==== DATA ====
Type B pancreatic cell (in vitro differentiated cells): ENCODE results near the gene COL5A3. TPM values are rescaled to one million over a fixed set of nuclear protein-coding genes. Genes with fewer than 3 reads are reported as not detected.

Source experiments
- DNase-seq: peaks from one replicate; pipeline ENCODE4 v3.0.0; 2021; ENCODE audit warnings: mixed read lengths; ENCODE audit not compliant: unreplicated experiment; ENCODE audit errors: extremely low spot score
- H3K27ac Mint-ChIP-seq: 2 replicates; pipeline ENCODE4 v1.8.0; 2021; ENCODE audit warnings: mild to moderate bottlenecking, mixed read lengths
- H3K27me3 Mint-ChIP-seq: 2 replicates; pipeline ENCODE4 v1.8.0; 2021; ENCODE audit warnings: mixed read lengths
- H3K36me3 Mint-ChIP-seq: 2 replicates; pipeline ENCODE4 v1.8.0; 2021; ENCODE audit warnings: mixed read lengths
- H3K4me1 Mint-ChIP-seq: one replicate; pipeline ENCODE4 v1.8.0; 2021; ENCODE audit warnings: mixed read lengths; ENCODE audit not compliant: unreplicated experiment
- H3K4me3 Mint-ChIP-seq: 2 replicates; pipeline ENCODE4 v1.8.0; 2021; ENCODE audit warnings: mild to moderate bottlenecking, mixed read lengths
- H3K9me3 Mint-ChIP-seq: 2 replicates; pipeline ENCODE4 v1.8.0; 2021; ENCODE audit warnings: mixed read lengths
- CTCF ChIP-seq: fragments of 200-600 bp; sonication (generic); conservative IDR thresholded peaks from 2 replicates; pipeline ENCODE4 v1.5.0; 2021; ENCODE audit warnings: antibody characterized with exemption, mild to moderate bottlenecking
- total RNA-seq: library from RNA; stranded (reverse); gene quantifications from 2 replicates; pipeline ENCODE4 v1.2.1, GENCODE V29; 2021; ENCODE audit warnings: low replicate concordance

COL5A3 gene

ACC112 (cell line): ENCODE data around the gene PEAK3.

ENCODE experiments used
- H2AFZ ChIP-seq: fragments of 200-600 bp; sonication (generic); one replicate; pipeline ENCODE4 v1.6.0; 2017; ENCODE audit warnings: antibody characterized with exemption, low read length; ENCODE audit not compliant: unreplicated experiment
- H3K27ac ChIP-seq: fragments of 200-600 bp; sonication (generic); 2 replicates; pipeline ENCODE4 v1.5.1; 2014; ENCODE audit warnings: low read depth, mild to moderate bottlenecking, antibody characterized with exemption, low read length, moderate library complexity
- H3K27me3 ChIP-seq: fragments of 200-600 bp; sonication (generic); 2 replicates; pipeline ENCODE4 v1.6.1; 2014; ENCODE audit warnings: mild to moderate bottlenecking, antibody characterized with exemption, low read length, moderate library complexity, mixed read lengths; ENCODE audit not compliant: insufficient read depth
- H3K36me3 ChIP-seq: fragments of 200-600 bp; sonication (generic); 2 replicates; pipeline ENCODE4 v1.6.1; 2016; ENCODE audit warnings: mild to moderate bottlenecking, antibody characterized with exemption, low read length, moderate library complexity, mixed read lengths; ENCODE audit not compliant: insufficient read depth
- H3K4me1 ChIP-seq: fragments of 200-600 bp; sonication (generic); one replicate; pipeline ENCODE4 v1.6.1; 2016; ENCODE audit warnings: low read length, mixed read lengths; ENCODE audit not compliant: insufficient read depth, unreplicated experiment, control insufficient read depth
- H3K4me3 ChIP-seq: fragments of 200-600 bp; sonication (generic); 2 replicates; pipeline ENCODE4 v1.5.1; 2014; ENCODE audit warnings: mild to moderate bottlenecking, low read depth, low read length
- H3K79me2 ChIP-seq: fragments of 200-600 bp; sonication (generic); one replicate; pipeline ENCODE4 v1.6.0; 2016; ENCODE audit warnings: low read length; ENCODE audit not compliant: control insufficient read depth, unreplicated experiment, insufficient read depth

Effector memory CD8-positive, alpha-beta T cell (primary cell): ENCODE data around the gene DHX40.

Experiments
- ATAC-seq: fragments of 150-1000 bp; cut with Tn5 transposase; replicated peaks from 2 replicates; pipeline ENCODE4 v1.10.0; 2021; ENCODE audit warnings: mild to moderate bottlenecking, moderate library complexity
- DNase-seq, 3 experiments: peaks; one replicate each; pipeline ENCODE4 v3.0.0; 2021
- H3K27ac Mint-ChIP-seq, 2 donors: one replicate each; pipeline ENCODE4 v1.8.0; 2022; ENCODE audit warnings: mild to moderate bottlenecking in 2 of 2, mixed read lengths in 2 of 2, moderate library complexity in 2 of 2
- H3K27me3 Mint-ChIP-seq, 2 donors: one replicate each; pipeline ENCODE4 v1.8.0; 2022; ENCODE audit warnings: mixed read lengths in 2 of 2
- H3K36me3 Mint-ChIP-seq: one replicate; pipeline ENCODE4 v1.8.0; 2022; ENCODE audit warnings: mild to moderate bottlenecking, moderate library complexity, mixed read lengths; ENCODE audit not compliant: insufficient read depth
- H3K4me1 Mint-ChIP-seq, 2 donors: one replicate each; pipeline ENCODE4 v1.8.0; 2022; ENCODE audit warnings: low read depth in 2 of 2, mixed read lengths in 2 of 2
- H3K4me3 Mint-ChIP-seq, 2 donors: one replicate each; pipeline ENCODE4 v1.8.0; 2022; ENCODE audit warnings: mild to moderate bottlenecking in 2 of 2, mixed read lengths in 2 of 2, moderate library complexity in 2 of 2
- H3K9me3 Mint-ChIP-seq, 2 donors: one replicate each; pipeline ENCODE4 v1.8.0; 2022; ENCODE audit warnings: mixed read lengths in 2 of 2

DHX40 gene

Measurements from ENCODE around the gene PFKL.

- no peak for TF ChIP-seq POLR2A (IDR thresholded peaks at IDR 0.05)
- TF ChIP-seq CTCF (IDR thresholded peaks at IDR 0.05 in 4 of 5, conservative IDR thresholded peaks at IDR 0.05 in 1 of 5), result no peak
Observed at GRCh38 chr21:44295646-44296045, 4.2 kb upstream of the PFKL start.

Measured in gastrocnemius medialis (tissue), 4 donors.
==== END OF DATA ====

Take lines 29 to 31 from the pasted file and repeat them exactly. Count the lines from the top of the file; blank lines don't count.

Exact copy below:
- H3K4me1 Mint-ChIP-seq, 2 donors: one replicate each; pipeline ENCODE4 v1.8.0; 2022; ENCODE audit warnings: low read depth in 2 of 2, mixed read lengths in 2 of 2
- H3K4me3 Mint-ChIP-seq, 2 donors: one replicate each; pipeline ENCODE4 v1.8.0; 2022; ENCODE audit warnings: mild to moderate bottlenecking in 2 of 2, mixed read lengths in 2 of 2, moderate library complexity in 2 of 2
- H3K9me3 Mint-ChIP-seq, 2 donors: one replicate each; pipeline ENCODE4 v1.8.0; 2022; ENCODE audit warnings: mixed read lengths in 2 of 2